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Wozniak Lends His Voice for Apple in the Company’s Fight For User Privacy

Apple Fights For Privacy

Wozniak Lends His Voice for Apple in the Company’s Fight For User Privacy

The San Bernardino case is quite fresh in everyone’s memory. The case involved shooter Syed Farook from San Bernardino whose Apple smartphone

was not accessible because the FBI had failed to unlock it. Farook and his wife had open fired at an occasion for the San Bernardino County Department of Public Health and were killed in a shootout with the police force.

The FBI was trying to tap into their smartphones for any clues about any links that they might have with other terrorist organisations. A U.S. Federal Judge passed a verdict asking Apple to complement the investigational procedures in any way possible.

But, Apple didn’t let in. Unwilling to give in to the demands of the FBI, Tim Cook announced in a message that such measures would undermine the respect the company had for user privacy, and “would undermine the very freedoms and liberty our government is meant to protect.”

Voices In The Ether

Sundar Pichai was among the few to raise a dignified voice in support of Apple, and recently Steve Wozniak in an interview that he gave to CNBC said candidly that he was against any ‘backdoors’ that could hamper the security of the phone. He said that Apple’s worth as a tech giant was based on the simple foundation of trust and said that trust meant in believing someone completely, something that Apple’s users had done so for all these years.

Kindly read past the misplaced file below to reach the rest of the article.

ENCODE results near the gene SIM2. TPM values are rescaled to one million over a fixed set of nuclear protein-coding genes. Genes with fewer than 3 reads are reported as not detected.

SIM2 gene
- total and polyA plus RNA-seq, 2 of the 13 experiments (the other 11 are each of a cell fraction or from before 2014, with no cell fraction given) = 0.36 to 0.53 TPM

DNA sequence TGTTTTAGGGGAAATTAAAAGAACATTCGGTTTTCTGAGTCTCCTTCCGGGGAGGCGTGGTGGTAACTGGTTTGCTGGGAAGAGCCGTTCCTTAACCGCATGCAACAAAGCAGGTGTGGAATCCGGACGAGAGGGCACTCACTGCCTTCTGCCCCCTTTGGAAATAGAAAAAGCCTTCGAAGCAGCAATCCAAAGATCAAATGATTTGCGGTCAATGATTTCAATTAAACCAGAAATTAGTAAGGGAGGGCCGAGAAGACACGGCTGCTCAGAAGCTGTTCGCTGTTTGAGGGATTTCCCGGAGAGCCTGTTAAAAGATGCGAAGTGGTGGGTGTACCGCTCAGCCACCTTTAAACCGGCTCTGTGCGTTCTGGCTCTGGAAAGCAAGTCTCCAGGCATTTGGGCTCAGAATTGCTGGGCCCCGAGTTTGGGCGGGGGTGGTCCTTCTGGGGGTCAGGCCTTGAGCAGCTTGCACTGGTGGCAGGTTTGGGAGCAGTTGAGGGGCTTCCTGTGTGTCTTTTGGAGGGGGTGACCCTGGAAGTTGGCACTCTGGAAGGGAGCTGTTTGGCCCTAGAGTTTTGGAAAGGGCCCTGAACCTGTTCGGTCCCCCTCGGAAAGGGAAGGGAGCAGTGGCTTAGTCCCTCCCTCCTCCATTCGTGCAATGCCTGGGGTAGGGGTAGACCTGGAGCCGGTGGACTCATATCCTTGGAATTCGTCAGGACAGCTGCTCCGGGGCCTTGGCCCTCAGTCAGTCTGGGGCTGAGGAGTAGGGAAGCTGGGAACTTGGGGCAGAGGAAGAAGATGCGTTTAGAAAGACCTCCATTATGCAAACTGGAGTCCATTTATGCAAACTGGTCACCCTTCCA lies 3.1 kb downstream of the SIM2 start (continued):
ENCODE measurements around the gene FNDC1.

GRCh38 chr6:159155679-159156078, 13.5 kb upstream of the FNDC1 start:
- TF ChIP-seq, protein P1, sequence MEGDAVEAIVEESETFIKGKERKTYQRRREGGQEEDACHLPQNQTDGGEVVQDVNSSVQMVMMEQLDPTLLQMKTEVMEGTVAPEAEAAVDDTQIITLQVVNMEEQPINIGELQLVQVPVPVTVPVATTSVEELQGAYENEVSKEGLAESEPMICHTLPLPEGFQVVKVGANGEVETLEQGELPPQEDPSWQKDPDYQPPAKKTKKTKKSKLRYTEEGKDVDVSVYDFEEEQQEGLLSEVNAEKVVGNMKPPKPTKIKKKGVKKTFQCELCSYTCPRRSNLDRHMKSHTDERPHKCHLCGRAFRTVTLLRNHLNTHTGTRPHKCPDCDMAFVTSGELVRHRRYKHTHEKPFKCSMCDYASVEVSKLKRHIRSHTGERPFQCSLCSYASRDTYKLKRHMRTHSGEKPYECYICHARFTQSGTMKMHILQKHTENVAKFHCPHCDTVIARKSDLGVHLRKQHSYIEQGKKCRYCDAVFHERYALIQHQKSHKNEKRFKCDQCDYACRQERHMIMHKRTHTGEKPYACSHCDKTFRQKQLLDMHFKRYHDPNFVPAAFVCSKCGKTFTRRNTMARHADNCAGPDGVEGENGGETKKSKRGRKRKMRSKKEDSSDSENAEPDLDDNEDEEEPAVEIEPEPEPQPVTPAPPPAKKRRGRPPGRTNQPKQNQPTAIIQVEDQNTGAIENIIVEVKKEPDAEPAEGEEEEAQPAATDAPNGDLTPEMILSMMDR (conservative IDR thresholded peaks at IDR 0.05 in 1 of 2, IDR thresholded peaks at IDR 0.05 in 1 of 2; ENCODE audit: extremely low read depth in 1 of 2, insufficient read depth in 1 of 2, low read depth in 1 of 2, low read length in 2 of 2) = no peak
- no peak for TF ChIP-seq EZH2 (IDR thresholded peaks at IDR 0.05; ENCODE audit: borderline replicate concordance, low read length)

Wozniak Lends His Voice for Apple in the Company’s Fight For PrivacyHe went on to remark, that one can’t trust anyone who is in power and that – “It’s like believing the authority and police wherever they go. Generally, when they write the rules, they’re right when they’re wrong.” Wozniak went on to elaborate on the misuse of the word terrorism that was being used to manipulate insecurities and fears of the people. He thought that the case involved shooting and could be termed as ‘murder’ but not ‘terrorism’. He justified himself by saying – “You know what is terrorism? It’s just a deeper crime.”

He voices the same fears that Tim Cook did in his letter. As a co-founder of Apple, he said that if Apple changed the encryption for iOS once, then it could be manipulated by the wrong minds to satisfy wrong intentions. In support of the users of Apple, he said that he didn’t want “companies playing tricks behind” him “in the background”.

However he wasn’t very optimistic as to whether Apple would win this fight in the courts – his hunch told him that it be a ‘Yes’ but he seemed uncertain – “But I don’t know. I don’t know. I mean, if I were there I might fight it quite vigilantly.”

Renee Biana

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